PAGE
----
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Page 1 Science Study Guide for the GED® test

Preparing for the GED Science Test

You will be allowed to use a calculator for this section of the GED test. See our Mathematical Reasoning Study Guide for calculator guidelines and a peek at the reference sheet, to which you will also have access during the test.

Types of Questions

When taking the Science section of the GED test, you will have 90 minutes to complete the entire section. It includes answering multiple-choice questions as well as items of these types:

  • Fill-in-the-blank: These items require you to type a word or short phrase in an answer box.
  • Drag-and-drop: This type of question asks you to move an item on the screen from one place to another. It is used to enable you to place an event in sequence or an object in a category.
  • Drop-down: After you choose your answer from a drop-down menu, the text on the screen will change to show how your answer fits in the item text.
  • Hot spot: This kind of question will require you to mark a particular spot on the screen by clicking on it.

[Note: There are no longer any short answer questions on the GED Science Test. These were discontinued in 2018.]

Subject Areas Covered

Within the subject of science, you must be able to read and understand passages concerning various science topics. You will also need to solve problems related to three topics. The questions fall into the following fields of study in this manner:

Life science: 40%
Physical science: 40%
Earth and space science: 20%

About half of the Science questions refer to a passage or graphic (graph or chart) and the remaining questions are stand-alone items.

Science Practices

As you study, become comfortable using the scientific method in these ways:

  • Scientific presentations: Understand the symbols, terms, and phrases used in both textual (written) and non-textual (graphic) reports or documents.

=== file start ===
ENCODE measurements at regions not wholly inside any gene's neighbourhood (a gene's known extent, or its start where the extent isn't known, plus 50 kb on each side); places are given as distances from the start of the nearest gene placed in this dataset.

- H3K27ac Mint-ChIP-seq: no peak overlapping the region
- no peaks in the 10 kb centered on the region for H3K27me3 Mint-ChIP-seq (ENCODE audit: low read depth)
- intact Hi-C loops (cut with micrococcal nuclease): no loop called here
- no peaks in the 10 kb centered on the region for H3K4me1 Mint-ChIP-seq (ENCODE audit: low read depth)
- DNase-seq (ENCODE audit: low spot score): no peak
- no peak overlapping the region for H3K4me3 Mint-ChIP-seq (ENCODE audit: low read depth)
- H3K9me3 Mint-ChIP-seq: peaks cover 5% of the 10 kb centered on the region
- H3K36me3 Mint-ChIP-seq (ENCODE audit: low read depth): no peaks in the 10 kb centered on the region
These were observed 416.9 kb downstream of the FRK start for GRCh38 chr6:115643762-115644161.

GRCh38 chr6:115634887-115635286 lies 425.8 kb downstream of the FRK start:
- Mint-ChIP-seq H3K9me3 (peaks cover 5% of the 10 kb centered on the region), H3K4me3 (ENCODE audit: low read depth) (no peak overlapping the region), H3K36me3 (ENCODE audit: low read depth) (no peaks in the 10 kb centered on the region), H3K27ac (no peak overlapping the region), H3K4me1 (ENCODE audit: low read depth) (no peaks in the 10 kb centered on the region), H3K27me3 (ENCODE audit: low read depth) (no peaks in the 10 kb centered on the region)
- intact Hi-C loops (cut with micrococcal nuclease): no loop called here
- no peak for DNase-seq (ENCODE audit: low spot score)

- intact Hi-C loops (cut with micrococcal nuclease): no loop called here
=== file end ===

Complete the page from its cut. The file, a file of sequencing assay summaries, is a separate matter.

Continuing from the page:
• Investigation design: Be able to work with hypotheses, errors, and variables.
  • Reasoning from data: Use sampling techniques and review data to state conclusions and make predictions based on data presented.
  • Be able to assess the findings of an investigation (observation or experiment) and come to conclusions about it.
  • Use words, symbols, and graphics to express the results of an investigation.
  • Be able to understand and use scientific theories.
  • Use statistics to describe and solve problems with data, including the use of combinations and permutations.

Science Concepts

To do well on the Science section of the test, you must have a basic understanding of the following topics and related concepts:

Life Science

  • Human Body and Health: body systems, homeostasis, nutrition, disease transmission and prevention, pathogens.
  • Life Functions and Energy: photosynthesis, respiration, fermentation.
  • Energy Flows in Ecologic Networks (Ecosystems): flow and sources of energy, flow of matter in ecosystems, the effects of changes in communities or environment, carrying capacity, symbiosis, disruption of ecosystems.
  • Essential Functions of Life: chemical reactions, preproduction, metabolism, parts of a cell, cell theory, cell organization, mitosis, meiosis.
  • Molecular Basis for Heredity: DNA, chromosomes, genotypes, phenotypes, Punnett squares, pedigree charts, alleles, mutations, epigenetics.
  • Evolution: common ancestry and cladograms, selection, adaptation, selection pressure, speciation.

Physical Science

  • Conservation, Transformation, and Flow of Energy: heat, temperature, conduction, convection, endothermic and exothermic reactions, types of energy (kinetic, mechanical, chemical), transformation between types of energy, energy sources (nuclear, sun, fossil fuels), waves and wavelengths, electromagnetic radiation.
  • Work, Motion, and Forces: speed, velocity, acceleration, momentum, collisions, force, Newton’s laws, gravity, mass and weight, work simple machines, mechanical advantages.
  • Chemical Properties and Reactions Related to Living Systems: structure of matter, physical and chemical properties, changes of state, density, balancing chemical equations, conservation of mass, solubility, solutions.

Earth and Space Science

  • Interactions between Earth’s Systems and Living Things: matter, living and nonliving things, fossil fuels, effects of natural hazards (earthquakes, hurricanes, etc.), natural resources, sustainability.
  • Earth and its System Components and Interactions: atmosphere, climate change, oceans, interaction between Earth systems, structure inside the Earth.
  • Structures and Organization of the Cosmos: structures in the universe, sun, planets, moons, tides, eclipses, Earth history, fossils, radiometrics, landforms.

You can practice answering multiple-choice questions on these topics by taking our Science Practice Test.